A business and several government organizations in San Diego County were honored by the U.S. Environmental Protection Agency Wednesday for programs that keep excess food from going into landfills.
They were among 950 entities that competed in the agency’s Food Recovery Challenge.
“Food Recovery Challenge award winners serve as role models in their communities and for other organizations,” said EPA Administrator Scott Pruitt.
“Their hard work and effective efforts to divert wasted food from landfills is paying off through social, financial and environmental benefits,” Pruitt said. “I encourage other organizations to replicate the successful food recovery operations of our challenge winners.”
San Diego-area winners were:
— the city of San Diego, for a comprehensive education program for commercial food providers that had more than 80 participants last year who composted more than 8,000 pounds of excess food, while 17 significantly increased food donations;
— San Diego County Regional Airport Authority, for a program that separates food from other waste at Lindbergh Field restaurants, and sends the food to composting facilities at the Miramar Landfill;
— Ramona High School, for a student-run collaboration with the county and Ramona Unified School District to collect and compost food waste from eight district campuses, while also saving food for a pantry for the needy;
— Cherokee Point Elementary School in San Diego, for instituting a program in which students can decline in advance food they don’t intend to eat, thereby giving school officials a more accurate forecast of how much food they need to provide; and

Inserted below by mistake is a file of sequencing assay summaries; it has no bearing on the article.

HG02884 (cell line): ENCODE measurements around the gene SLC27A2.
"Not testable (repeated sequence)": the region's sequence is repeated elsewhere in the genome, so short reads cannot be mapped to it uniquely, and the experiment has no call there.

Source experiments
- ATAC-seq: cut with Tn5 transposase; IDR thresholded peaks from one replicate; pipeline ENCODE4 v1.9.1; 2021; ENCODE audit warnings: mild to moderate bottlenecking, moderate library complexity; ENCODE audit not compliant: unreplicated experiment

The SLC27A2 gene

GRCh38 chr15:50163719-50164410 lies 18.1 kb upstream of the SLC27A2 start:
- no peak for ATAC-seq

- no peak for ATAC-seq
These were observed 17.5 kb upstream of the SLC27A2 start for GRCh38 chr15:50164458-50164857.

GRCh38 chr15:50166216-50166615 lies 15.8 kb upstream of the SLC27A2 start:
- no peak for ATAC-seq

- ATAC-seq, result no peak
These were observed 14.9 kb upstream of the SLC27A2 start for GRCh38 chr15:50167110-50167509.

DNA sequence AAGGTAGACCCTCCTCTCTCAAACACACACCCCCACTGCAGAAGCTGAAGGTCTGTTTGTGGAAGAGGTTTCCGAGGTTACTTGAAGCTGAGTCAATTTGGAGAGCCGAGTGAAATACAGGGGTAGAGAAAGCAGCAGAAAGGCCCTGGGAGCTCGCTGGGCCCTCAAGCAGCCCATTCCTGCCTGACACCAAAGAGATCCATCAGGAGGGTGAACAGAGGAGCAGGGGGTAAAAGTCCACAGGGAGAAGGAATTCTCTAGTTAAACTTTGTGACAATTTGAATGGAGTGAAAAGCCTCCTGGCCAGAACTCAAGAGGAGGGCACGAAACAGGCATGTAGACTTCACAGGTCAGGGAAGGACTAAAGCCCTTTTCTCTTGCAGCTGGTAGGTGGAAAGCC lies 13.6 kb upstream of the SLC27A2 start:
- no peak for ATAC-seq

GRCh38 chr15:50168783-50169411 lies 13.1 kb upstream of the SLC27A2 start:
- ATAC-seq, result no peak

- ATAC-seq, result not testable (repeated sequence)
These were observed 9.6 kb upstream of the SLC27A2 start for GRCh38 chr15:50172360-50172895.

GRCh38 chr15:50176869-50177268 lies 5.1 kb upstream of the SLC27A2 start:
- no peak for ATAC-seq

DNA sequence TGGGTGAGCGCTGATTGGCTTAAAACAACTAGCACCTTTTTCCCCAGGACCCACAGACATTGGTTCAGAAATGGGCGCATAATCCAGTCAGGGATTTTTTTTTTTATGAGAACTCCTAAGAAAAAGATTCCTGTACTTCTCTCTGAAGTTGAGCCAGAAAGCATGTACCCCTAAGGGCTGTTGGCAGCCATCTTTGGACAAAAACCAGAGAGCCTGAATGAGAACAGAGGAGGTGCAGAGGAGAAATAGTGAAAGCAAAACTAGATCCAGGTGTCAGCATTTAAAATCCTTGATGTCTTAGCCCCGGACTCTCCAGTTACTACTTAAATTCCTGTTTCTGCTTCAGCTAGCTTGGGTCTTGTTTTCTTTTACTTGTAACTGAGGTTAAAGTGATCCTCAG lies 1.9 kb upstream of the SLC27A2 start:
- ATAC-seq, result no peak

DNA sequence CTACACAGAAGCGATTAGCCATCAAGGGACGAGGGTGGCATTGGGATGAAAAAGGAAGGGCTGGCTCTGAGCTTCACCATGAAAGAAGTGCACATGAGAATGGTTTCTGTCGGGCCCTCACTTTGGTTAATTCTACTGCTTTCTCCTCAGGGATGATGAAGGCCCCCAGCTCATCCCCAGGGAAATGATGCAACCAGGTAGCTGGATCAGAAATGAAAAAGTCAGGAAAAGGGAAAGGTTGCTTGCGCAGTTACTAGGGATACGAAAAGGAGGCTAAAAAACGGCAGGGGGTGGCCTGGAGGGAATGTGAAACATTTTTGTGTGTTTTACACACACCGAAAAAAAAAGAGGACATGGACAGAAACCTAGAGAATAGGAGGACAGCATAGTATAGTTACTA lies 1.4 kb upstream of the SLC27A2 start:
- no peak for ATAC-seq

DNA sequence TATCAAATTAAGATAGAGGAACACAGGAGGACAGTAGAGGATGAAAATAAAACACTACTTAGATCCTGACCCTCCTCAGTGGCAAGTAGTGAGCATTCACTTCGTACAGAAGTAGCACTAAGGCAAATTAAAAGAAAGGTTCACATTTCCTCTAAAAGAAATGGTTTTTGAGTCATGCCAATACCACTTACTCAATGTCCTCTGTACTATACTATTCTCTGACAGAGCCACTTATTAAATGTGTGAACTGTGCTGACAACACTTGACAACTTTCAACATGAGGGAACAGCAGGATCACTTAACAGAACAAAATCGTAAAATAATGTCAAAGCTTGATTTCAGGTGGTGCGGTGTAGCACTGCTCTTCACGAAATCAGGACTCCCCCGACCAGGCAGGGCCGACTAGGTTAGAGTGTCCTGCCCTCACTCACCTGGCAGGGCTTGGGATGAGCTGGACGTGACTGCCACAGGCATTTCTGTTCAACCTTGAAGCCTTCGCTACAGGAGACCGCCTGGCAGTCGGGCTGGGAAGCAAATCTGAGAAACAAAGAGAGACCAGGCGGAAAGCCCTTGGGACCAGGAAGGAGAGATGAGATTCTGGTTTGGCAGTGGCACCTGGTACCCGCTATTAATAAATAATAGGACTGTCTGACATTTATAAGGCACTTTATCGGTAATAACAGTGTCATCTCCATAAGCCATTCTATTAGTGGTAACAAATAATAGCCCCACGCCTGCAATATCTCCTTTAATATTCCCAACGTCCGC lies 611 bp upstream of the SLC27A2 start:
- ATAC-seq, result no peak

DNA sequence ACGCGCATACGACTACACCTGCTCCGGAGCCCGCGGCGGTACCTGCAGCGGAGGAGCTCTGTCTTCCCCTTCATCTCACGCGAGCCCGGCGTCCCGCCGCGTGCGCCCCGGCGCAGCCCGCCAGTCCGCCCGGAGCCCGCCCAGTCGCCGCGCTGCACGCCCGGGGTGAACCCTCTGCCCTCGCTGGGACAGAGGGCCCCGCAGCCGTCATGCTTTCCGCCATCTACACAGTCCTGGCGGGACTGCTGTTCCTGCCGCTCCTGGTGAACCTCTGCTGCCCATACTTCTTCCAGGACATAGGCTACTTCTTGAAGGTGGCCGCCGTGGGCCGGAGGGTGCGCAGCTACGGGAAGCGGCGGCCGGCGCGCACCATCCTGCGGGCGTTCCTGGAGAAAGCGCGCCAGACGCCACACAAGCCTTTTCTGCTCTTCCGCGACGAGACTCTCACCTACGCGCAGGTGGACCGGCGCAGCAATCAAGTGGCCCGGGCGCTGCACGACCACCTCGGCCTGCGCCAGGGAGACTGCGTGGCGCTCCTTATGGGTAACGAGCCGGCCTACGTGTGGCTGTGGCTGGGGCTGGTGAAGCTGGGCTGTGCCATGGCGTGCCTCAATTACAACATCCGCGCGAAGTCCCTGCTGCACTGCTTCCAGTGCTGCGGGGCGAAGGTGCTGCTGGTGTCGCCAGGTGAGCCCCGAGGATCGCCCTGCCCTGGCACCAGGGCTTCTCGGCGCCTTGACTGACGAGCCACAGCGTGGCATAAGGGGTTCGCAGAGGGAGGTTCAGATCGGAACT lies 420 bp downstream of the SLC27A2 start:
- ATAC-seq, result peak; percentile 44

— Sprouts Farmers Market, Carlsbad store, for preventing more than 31 million pounds of wasted food from entering landfills and avoiding more than $1.5 million in landfill fees in 2016 while promoting food donations.
“We remain a model for the rest of the nation in showing the value of recycling and reusing our waste rather than just throwing it away,” San Diego Mayor Kevin Faulconer said. “We are on pace to reach our goal of reusing more and more of our trash over the next few decades thanks to our dedicated city staff who continue to develop innovative solutions and create a cleaner future for all San Diegans.”
The city instituted a plan a couple of years ago designed to drastically reduce the amount of garbage — of all kinds — that ends up at the landfill, which is nearing its capacity.
City officials said San Diego was the only municipality to earn a challenge award.
–City News Service
>> Subscribe to Times of San Diego’s free daily email newsletter! Click hereFollow Us: